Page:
American Girl Dolls Really Need to Get Back to Their Roots
“…The storylines that I remember best from the American Girl books are the ones where the characters interacted with the big issues of their times. Samantha marches for women’s suffrage and demands better child labor laws, Molly knits socks with her classmates for the war effort, Felicity eschews gender norms in Colonial America and Addy grapples with racism and segregation. The beautiful outfits and fun (overpriced) accessories featured in the catalogs were likely part of what drew many of us to these dolls. But it’s the stories and the bravery of the characters that stayed with us after we stopped wanting to dress up like them.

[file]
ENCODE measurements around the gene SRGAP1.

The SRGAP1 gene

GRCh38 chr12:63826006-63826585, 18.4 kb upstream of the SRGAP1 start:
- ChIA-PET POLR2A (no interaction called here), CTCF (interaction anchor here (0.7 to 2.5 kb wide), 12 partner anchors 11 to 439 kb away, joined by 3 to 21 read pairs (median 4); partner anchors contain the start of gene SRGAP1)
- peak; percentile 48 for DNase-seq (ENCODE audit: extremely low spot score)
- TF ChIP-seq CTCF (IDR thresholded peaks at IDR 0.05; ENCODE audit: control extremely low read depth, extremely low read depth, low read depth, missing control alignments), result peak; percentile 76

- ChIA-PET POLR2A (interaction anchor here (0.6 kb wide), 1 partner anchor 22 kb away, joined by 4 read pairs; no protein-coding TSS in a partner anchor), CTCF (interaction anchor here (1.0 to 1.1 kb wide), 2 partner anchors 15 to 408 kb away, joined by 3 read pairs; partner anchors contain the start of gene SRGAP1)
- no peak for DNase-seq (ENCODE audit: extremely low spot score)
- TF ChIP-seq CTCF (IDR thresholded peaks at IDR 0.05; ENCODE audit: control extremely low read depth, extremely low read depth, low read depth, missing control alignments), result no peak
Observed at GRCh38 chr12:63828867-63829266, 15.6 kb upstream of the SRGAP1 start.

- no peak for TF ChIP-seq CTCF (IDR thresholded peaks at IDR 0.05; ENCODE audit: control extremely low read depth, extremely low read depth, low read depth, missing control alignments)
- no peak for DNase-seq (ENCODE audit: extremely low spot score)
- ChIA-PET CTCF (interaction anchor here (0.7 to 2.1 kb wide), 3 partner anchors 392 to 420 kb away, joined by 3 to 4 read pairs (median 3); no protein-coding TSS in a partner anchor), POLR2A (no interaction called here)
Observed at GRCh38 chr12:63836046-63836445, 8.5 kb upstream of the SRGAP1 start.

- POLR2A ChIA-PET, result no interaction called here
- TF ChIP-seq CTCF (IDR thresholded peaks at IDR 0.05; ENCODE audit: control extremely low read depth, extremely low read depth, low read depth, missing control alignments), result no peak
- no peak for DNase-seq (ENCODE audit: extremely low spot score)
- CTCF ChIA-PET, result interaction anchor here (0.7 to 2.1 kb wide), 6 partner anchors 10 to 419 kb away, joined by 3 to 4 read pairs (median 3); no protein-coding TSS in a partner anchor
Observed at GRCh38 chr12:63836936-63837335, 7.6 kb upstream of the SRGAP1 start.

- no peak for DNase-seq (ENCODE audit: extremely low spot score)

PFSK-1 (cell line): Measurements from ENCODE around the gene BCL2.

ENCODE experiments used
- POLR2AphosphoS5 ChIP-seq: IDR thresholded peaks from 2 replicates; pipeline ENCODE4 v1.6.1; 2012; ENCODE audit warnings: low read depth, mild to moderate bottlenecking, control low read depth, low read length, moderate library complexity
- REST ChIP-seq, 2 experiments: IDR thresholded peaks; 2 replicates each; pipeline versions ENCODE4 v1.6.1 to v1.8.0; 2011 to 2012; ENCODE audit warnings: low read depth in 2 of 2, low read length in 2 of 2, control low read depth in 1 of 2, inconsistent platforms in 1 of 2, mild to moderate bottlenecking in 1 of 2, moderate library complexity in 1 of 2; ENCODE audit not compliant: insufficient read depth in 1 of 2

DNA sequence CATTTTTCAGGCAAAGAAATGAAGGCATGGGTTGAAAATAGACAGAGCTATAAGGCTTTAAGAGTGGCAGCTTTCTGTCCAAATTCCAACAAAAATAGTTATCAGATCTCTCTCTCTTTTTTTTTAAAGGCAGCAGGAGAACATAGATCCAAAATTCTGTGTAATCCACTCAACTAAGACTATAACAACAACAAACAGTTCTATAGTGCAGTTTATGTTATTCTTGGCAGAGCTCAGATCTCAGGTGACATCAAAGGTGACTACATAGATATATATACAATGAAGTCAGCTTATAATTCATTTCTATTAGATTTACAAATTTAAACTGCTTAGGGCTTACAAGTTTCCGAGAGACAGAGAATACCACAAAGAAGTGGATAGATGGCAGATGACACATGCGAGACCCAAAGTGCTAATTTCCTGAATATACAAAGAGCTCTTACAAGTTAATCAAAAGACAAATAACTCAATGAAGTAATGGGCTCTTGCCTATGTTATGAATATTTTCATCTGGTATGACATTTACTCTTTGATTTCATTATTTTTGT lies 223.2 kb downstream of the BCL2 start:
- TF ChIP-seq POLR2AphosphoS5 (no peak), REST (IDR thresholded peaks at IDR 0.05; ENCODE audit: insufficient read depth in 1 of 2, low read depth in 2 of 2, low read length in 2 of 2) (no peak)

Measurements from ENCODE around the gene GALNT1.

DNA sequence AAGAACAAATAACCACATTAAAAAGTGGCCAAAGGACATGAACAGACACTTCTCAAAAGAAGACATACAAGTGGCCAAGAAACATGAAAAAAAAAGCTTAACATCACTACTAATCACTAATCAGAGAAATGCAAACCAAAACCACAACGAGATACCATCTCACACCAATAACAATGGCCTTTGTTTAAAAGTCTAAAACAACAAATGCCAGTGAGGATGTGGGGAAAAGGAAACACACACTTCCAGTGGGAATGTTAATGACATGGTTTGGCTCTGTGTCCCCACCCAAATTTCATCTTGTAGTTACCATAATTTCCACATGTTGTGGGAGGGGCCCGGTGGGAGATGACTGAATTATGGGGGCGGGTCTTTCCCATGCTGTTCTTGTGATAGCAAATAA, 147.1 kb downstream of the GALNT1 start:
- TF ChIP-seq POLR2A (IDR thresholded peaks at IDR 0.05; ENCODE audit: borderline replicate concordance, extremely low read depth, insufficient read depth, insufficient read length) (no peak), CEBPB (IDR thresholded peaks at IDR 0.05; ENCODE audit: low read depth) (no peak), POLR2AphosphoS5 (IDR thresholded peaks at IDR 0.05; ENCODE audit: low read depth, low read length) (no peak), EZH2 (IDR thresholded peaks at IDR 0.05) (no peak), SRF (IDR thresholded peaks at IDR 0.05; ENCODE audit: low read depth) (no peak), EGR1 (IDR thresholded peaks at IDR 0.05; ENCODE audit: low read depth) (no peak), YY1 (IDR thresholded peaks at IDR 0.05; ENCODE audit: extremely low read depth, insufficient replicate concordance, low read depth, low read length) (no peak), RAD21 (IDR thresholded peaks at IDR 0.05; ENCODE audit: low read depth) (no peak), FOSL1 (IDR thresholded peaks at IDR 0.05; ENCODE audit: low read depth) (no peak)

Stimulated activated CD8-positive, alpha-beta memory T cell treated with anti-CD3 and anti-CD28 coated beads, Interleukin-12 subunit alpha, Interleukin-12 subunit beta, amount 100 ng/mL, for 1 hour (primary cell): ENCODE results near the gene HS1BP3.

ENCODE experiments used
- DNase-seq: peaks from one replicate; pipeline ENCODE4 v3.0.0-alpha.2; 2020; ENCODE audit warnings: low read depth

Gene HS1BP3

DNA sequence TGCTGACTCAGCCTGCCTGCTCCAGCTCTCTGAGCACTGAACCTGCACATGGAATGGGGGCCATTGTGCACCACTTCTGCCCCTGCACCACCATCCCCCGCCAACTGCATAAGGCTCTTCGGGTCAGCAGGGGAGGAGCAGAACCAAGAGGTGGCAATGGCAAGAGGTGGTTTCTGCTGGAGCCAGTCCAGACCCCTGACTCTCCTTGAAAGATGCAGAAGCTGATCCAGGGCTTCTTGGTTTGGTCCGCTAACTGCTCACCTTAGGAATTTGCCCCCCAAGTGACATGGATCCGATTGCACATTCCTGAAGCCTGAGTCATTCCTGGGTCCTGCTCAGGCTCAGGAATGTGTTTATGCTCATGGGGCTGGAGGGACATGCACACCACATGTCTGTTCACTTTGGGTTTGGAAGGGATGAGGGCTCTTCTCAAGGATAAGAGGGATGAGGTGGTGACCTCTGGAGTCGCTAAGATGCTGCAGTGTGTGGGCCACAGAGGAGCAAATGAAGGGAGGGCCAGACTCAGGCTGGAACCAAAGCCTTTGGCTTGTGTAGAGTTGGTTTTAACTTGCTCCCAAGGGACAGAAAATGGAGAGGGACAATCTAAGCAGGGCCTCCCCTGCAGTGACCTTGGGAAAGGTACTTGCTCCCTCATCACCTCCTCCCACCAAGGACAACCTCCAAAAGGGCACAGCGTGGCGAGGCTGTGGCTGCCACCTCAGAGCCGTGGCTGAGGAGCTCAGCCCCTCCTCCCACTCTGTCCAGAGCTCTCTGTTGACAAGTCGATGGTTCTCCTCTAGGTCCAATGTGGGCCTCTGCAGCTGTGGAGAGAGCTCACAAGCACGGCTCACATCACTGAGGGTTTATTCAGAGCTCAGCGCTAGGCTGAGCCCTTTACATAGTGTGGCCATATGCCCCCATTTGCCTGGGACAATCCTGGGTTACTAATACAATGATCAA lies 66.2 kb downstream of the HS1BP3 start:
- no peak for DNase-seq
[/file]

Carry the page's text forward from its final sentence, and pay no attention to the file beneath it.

It’s not often that young girls have the opportunity to see themselves in stories of U.S. history. Growing up, American Girls gave us a reason to learn about and relate to topics that might be hard for an elementary school child to connect with otherwise. As a white 6-year-old reading about Addy Walker’s journey on the underground railroad, I was able to connect with the cruelty of slavery in a way that I wasn’t in my classrooms.
The American Girl books didn’t shy away from unpleasant time periods in U.S. history – they forced young girls to confront them and think critically about the world. Somehow I doubt that a doll who is fashioned only to "look like me” has quite the same impact.“
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